chromoblastomycosis


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Related to chromoblastomycosis: sporotrichosis

chromoblastomycosis

 [kro″mo-blas″to-mi-ko´sis]
a chronic fungal infection of the skin, usually beginning at the site of a puncture wound or other trauma on one leg or foot, but sometimes involving other areas of the body, with wartlike nodules or papillomas that may or may not ulcerate. It is usually caused by Phialophora verrucosa, Fonsecaea compactum, F. pedrosoi, or Cladosporium carrionii. Called also chromomycosis and verrucose or verrucous dermatitis.

chro·mo·blas·to·my·co·sis

(krō'mō-blas'tō-mī-kō'sis),
A localized chronic mycosis of the skin and subcutaneous tissues characterized by skin lesions so rough and irregular as to present a cauliflowerlike appearance; caused by dematiaceous fungi such as Phialophora verrucosa, Exophiala (Wangiella) dermatitidis, Fonsecaea pedrosoi, F. compacta, and Cladosporium carrionii; fungal cells resembling copper pennies form rounded sclerotic bodies in tissue, with epidermal hyperplasia and intraepidermal microabscesses.
Synonym(s): chromomycosis
[chromo- + G. blastos, germ, + mykē, fungus, + -osis, condition]

blastomycosis

A suppurative granulomatous infection caused by Blastomyces dermatitidis which may disseminate from an inoculation site—cut, bruise or scrape—leaving a central scar, mimicking skin cancer.
 
At risk
Immunocompromised patients—e.g., with AIDS—are at increased risk for disseminated blastomycosis.

Epidemiology
± 4/100,000 symptomatic, many more asymptomatic.
 
Clinical-systemic
Usually acquired by inhalation, may produce dermatitis, pneumonitis or present as a systemic disease in the skin, lungs, bones, liver, spleen or CNS. Usually begins as a respiratory infection, accompanied by cough, pleuritic chest pain, adult respiratory distress syndrome (ARDS), chills, malaise, anorexia and/or weight loss.

Management
Amphotericin B, especially for immunocompromised patients; itraconazole is the drug of choice for nonlife-threatening, non-CNS blastomycosis.

chromoblastomycosis

Chromomycosis Infectious disease An infection by various dematiaceous fungi: Fonsecaea pedrosoi, F compacta, Phialophora verrucosa, Cladosporium carrionii, Rhinocladiella aquaspersa Epidemiology Most US infections occur in whites, age 30–50, who are farmers or manual laborers Clinical Verrucoid, ulcerated, crusted lesions with pseudoepitheliomatous hyperplasia, keratolytic microabscesses. Cf Blastomycosis, Phaeohyphomycosis.

chro·mo·blas·to·my·co·sis

(krō'mō-blas'tō-mī-kō'sis)
A localized chronic mycosis of the skin and subcutaneous tissues characterized by skin lesions so rough and irregular as to present a cauliflowerlike appearance; caused by dematiaceous fungi such as Phialophora verrucosa, P. dermatitidis, Fonsecaea pedrosoi, F. compacta, and Cladophialophora carrionii; fungal cells resembling pennies form rounded sclerotic bodies in tissue, with epidermal hyperplasia and intraepidermal microabscesses.
Synonym(s): chromomycosis.
[chromo- + G. blastos, germ, + mykē, fungus, + -osis, condition]

chromoblastomycosis

A deep fungus tropical infection of the skin, usually on the foot, caused by a variety of fungi, and acquired on splinters of decaying wood. There are warty nodules that may ulcerate. The condition is very persistent. It is also known as chromomycosis.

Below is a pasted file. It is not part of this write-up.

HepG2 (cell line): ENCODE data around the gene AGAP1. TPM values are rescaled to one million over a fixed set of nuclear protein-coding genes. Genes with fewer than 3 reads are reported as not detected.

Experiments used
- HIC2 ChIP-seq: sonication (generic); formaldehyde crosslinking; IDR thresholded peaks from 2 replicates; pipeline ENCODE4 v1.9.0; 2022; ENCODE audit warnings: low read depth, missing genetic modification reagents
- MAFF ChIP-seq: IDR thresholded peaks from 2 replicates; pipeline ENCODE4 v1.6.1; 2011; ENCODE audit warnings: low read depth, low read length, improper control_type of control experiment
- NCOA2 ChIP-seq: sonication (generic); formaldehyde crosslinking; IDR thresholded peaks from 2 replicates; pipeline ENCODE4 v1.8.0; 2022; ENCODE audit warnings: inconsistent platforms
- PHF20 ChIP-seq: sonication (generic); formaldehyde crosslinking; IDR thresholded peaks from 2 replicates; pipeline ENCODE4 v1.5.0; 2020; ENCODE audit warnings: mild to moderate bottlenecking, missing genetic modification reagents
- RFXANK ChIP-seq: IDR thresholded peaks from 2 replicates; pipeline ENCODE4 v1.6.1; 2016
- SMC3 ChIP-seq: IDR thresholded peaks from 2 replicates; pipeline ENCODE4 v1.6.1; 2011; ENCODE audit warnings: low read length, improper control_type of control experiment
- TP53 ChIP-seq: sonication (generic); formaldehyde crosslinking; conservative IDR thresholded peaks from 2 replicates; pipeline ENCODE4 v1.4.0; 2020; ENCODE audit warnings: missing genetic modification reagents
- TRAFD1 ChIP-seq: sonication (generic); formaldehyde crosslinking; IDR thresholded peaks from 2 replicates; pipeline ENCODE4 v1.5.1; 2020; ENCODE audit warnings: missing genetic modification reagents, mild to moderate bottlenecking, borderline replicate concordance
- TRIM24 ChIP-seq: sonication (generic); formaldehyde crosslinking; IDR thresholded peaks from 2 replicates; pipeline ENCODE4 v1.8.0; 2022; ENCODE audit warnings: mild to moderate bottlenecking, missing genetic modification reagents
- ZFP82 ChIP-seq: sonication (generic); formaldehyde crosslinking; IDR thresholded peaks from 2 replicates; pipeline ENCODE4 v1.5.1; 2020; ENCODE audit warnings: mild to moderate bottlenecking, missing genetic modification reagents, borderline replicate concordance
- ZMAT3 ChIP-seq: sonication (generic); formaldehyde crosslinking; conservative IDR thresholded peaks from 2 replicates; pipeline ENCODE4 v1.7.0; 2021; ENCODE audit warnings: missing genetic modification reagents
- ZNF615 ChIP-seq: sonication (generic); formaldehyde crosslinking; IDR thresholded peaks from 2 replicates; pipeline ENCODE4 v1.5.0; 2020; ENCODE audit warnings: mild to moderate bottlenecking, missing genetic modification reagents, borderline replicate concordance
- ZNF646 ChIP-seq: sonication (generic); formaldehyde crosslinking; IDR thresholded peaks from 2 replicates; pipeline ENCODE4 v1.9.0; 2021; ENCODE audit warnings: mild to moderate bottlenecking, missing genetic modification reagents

References in periodicals archive ?
The chromoblastomycosis treatment market is projected to grow at a CAGR of around 6.3% during the forecast period 2017-2023.
We are emphasizing on the fact that consciousness about chromoblastomycosis among clinicians as well as pathologists could simplify the management strategy and provide relief from mental stress to the patients as well as the relatives.
In chromoblastomycosis there are characteristic sclerotic bodies which can be single or clusters and they are also called "copper penny lesions" which may show internal septation.
Chromoblastomycosis: clinical and mycologic experience of 51 cases.
The above-mentioned systemic therapy is the treatment procedure for Chromoblastomycosis. Surgery, cryotherapy and thermotherapy are also advised in combination with chemotherapy.(9) Potassium iodide can also be given for treatment.(10) Good hygiene and adequate nutrition may help the individual abort a potential infection.
Evaluation of the ELISA technique for the diagnosis and the seroepidemiology of chromoblastomycosis. J.
Chromoblastomycosis, dematiaceous fungi, skeletal involvement.
Cerebral chromoblastomycosis due to cladosporium trichoides (bantianum) part I.
(3-9) Clinical differential diagnosis includes the nodular variant of chromoblastomycosis, keloids, xanthomas, fibromas, Kaposi's sarcoma, neurofibromas and dermatofibrosarcoma protuberans.
Soft tissue fungal infections have also been documented among persons who were not directly injured during a disaster but who sustained minor trauma while performing post-disaster tasks: in Texas after Hurricane Ike in 2008, chromoblastomycosis was diagnosed in 3 patients, all of whom had histories of cancer and all of whom described clearing brush and fallen trees near their homes after the storm (8).
Ajoene and 5-Fluorouracil in the topical treatment of Cladophialophora carrionii chromoblastomycosis in humans: a comparative open study.
In such cases, the differential diagnosis includes lichen simplex chronicus, mycetoma, chromoblastomycosis, and squamous cell carcinoma.